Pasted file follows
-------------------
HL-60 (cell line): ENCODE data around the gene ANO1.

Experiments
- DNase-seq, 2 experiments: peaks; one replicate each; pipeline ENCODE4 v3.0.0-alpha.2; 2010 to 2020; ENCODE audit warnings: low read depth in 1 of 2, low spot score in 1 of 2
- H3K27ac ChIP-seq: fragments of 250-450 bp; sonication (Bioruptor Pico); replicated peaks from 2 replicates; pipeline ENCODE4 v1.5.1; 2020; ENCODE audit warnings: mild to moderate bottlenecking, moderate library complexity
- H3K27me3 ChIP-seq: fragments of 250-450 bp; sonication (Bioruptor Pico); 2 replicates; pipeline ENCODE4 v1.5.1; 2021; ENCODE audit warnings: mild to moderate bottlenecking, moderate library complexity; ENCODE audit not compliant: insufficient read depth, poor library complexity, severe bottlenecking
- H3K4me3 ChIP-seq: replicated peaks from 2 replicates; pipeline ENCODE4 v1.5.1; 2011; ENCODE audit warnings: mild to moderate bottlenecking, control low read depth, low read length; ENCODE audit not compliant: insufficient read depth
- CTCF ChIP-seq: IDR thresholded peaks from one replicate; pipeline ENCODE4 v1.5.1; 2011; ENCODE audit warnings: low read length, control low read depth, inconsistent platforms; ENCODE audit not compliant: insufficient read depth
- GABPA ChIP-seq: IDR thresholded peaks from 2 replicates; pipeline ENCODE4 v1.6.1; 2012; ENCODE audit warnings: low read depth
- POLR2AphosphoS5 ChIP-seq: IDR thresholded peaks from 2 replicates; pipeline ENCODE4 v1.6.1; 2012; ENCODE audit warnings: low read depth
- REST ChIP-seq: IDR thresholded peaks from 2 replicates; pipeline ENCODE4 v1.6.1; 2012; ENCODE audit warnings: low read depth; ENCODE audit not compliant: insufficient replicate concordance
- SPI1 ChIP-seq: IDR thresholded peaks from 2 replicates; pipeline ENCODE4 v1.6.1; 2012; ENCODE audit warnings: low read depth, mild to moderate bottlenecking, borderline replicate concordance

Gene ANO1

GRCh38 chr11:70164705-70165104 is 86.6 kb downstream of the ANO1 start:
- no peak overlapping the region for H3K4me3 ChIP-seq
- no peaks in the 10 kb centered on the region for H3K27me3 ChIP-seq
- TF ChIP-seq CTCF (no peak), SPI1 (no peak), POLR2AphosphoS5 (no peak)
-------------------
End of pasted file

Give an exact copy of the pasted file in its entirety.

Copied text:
HL-60 (cell line): ENCODE data around the gene ANO1.

Experiments
- DNase-seq, 2 experiments: peaks; one replicate each; pipeline ENCODE4 v3.0.0-alpha.2; 2010 to 2020; ENCODE audit warnings: low read depth in 1 of 2, low spot score in 1 of 2
- H3K27ac ChIP-seq: fragments of 250-450 bp; sonication (Bioruptor Pico); replicated peaks from 2 replicates; pipeline ENCODE4 v1.5.1; 2020; ENCODE audit warnings: mild to moderate bottlenecking, moderate library complexity
- H3K27me3 ChIP-seq: fragments of 250-450 bp; sonication (Bioruptor Pico); 2 replicates; pipeline ENCODE4 v1.5.1; 2021; ENCODE audit warnings: mild to moderate bottlenecking, moderate library complexity; ENCODE audit not compliant: insufficient read depth, poor library complexity, severe bottlenecking
- H3K4me3 ChIP-seq: replicated peaks from 2 replicates; pipeline ENCODE4 v1.5.1; 2011; ENCODE audit warnings: mild to moderate bottlenecking, control low read depth, low read length; ENCODE audit not compliant: insufficient read depth
- CTCF ChIP-seq: IDR thresholded peaks from one replicate; pipeline ENCODE4 v1.5.1; 2011; ENCODE audit warnings: low read length, control low read depth, inconsistent platforms; ENCODE audit not compliant: insufficient read depth
- GABPA ChIP-seq: IDR thresholded peaks from 2 replicates; pipeline ENCODE4 v1.6.1; 2012; ENCODE audit warnings: low read depth
- POLR2AphosphoS5 ChIP-seq: IDR thresholded peaks from 2 replicates; pipeline ENCODE4 v1.6.1; 2012; ENCODE audit warnings: low read depth
- REST ChIP-seq: IDR thresholded peaks from 2 replicates; pipeline ENCODE4 v1.6.1; 2012; ENCODE audit warnings: low read depth; ENCODE audit not compliant: insufficient replicate concordance
- SPI1 ChIP-seq: IDR thresholded peaks from 2 replicates; pipeline ENCODE4 v1.6.1; 2012; ENCODE audit warnings: low read depth, mild to moderate bottlenecking, borderline replicate concordance

Gene ANO1

GRCh38 chr11:70164705-70165104 is 86.6 kb downstream of the ANO1 start:
- no peak overlapping the region for H3K4me3 ChIP-seq
- no peaks in the 10 kb centered on the region for H3K27me3 ChIP-seq
- TF ChIP-seq CTCF (no peak), SPI1 (no peak), POLR2AphosphoS5 (no peak)